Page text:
- Kristopher Fraser |
South-East Asia footwear retailer Star360 has announced the unveiling of its Cole Haan flagship store located at Central World, the largest lifestyle shopping destination in Bangkok.
International growth has been key for Cole Haan over the past several years. Since 2014, they have successfully established themselves in over 40 new markets throughout Asia Pacific, Latin America, Europe, and the Middle East.
The design and interior of this store features a series of rooms, which is inspired by a residential layout that showcases the brand's new innovative lifestyle products. This new layout allows for a wider range of footwear and accessories to be displayed.
Cole Haan opens new store in Bangkok
Coinciding with the unveiling of this new store is the Cole Haan Fall 2017 Extraordinary Women, Extraordinary Stories campaign featuring fashion icons Christy Turlington Burns and Karlie Kloss, captured by photographer Cass Bird.
Burns and Kloss both have major initiatives for giving back: Kode with Klossy, empowering young women and girls to learn to code as well as become leaders in tech, and Every Mother Counts, providing support to mothers around the world with access to essential maternity care.
"We are delighted that Star360 has partnered with us to launch this Cole Haan store in Thailand which will further give customers more access to Cole Haan's innovative and stylish collections for both men and women. This echoes our goal of further expanding and allowing astute customers to find extraordinary footwear and accessories throughout Southeast Asia and the world," said, Greg Dinges, executive vice president and general manager, International at Cole Haan.photo:via PR Newswire
- Kristopher Fraser |
Marni has reopened its Shanghai boutique on Mainland China at Shanghai's Reel Department Store. To celebrate the grand reopening of their boutique, they had their first ever Marni Christmas Carnival. In total, the brand has 15 stores throughout China.
In honor of the event, Marni launched a line of puppets called "Marni Visitors," a range of puppets commissioned from Colombian artists. A portion of the proceeds are donated to children's charity Piccolo Principe.
In addition, five limited-edition trunk bags were also designed for the Christmas Carnival.
Marni has been undergoing an era of transformation since new creative director Francesco Risso took over from founder and designer Consuelo Castiglioni last year. The designers first collection was met with mixed reviews, but he's trying to take the criticism to improve upon the collections. The 33-year-old designer, who was formerly designer of Prada womenswear, has his work cut out for him following in the footsteps of Marni's acclaimed founder, but he slowly seems to be finding his footing.photo: via Marni.com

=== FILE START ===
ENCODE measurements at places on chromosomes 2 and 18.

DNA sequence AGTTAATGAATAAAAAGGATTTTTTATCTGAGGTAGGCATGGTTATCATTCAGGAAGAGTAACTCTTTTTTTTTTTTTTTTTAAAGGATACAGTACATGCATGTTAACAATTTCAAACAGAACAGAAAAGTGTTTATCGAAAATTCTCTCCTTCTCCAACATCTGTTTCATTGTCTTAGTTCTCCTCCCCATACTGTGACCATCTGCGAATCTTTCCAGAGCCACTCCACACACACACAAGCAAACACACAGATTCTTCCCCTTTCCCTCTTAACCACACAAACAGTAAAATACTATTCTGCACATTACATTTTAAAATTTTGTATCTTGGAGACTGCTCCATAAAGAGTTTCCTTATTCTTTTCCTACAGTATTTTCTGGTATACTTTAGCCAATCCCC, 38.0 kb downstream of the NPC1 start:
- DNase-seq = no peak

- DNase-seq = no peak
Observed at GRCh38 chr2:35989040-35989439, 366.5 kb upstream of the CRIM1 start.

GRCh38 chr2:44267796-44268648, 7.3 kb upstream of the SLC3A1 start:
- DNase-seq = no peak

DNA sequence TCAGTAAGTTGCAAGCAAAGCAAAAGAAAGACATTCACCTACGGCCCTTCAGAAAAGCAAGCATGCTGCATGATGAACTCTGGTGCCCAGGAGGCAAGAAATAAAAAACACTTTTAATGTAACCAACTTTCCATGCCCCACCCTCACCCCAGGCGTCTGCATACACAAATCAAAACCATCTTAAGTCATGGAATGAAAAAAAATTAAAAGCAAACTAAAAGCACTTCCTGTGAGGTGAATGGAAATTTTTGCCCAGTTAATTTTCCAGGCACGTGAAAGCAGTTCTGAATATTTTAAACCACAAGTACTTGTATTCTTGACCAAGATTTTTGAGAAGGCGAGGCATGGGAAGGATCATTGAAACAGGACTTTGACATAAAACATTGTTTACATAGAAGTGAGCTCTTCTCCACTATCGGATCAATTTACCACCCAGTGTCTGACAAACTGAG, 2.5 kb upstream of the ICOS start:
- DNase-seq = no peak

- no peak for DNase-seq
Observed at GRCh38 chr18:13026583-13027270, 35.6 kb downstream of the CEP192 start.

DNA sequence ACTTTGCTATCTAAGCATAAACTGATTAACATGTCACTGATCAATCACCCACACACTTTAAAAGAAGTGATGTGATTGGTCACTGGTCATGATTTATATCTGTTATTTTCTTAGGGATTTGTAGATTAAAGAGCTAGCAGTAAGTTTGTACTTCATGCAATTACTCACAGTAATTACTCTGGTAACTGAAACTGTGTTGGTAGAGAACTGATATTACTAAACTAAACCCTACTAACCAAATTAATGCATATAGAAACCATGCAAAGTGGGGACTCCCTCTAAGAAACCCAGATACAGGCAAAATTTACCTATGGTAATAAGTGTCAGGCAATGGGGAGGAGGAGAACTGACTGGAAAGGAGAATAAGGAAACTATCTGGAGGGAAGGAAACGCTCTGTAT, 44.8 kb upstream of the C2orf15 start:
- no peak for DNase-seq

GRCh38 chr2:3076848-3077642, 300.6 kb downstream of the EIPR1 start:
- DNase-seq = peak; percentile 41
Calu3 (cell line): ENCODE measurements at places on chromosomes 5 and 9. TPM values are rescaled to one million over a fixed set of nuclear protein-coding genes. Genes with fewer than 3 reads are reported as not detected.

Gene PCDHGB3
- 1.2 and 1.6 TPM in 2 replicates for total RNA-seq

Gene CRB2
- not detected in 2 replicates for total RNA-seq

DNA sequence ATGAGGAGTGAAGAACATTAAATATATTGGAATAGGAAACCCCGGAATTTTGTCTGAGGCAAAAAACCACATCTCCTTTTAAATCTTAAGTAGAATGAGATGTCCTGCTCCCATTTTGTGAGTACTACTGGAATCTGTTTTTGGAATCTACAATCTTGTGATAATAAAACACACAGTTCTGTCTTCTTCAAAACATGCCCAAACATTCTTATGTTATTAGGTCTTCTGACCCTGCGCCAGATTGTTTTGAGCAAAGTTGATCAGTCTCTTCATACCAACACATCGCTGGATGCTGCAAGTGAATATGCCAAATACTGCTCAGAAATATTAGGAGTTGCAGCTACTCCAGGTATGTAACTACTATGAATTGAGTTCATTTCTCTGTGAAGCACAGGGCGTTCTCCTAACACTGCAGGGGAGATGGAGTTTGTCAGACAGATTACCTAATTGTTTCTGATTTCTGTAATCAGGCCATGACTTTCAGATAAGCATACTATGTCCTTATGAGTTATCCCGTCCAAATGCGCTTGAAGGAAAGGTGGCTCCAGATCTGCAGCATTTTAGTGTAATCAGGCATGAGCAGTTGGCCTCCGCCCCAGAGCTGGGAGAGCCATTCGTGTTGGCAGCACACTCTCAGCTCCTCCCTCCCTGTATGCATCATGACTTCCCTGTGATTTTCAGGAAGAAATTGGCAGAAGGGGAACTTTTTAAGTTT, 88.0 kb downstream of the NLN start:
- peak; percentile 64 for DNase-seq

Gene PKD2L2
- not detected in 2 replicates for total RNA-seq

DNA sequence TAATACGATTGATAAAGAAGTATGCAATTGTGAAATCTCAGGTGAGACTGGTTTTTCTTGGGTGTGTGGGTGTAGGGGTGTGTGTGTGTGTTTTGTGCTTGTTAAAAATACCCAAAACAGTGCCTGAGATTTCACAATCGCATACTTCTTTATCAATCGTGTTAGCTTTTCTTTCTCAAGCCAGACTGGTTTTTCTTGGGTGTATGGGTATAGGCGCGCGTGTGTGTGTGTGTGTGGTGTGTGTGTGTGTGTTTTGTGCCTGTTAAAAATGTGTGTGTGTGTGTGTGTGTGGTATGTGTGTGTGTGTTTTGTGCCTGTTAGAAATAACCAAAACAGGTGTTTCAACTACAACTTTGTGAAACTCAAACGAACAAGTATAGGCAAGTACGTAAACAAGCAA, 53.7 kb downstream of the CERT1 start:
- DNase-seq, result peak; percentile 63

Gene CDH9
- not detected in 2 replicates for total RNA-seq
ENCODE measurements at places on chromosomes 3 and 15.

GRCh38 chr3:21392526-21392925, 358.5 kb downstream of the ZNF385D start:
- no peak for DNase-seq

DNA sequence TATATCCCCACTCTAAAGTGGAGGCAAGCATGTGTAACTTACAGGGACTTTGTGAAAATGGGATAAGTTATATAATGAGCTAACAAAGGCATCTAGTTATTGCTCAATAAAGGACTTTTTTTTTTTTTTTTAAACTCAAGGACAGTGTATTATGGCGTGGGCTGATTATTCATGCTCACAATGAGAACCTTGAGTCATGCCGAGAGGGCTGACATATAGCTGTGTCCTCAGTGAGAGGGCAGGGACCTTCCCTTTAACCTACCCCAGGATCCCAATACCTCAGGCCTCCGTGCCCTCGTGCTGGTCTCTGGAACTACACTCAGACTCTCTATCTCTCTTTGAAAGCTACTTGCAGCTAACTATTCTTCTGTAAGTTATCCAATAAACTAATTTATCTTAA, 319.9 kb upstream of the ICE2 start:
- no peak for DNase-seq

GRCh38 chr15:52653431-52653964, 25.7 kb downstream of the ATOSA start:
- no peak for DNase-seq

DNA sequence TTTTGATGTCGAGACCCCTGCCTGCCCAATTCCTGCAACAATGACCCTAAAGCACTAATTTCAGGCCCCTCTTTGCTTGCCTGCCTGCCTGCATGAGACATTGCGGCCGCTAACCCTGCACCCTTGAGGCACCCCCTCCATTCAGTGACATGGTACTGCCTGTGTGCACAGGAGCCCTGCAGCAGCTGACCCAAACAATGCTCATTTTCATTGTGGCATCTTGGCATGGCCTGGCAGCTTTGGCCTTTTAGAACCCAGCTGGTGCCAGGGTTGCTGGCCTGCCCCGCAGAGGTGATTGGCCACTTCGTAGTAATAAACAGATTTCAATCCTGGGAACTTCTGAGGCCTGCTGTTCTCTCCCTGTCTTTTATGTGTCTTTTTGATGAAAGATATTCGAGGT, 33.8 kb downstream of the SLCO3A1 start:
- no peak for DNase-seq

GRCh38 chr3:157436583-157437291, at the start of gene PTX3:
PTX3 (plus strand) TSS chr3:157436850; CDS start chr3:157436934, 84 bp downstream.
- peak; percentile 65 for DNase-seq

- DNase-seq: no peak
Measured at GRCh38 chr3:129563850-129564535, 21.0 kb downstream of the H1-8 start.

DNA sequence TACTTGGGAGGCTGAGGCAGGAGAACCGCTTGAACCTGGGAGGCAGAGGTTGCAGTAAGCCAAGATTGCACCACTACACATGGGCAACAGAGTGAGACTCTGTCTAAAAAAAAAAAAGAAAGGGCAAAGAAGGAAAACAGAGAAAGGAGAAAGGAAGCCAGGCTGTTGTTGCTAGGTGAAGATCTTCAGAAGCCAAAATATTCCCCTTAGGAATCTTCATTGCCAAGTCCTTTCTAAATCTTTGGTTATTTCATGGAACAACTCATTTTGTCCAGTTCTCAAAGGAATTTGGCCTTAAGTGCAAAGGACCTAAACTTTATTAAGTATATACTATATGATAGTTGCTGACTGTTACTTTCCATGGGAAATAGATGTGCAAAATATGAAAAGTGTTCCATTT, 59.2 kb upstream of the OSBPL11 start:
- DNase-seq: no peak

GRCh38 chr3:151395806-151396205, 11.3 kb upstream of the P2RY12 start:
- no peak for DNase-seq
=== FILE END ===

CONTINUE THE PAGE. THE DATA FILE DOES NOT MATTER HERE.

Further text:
- Danielle Wightman-Stone |
Villoid, the styleboard app co-founded by Alexa Chung, is expanding into “hyper-curated” shopping, enabling style influencers to sell direct to their fans and the public, through their own web shops within the revamped Villoid platform.
The app, which launched in 2015, has users from over 180 countries, said the move will allow influencers, including Chung herself to open and curate their own web shops that the app states will “change the way we shop”.
Launching with Chung’s own web shop, the platform will announce a new shop owner every day, from well-established names to up-and-coming talent, along with some of the infuencers who have risen to prominence within the app’s community, with each “celebrating their individuality and favourite brands and products” from the 4,000-plus brands stocked on Villoid, everything from high street to high end, emerging designers and vintage.
“I’m so excited to be launching this next phase of Villoid alongside some incredible women with enviable taste – some are friends, some I just stalk and others are people I’m sure you’ll come to know and love,” said Chuing. “I’m intrigued to see what they do with their shops and look forward to sharing this journey with you all.”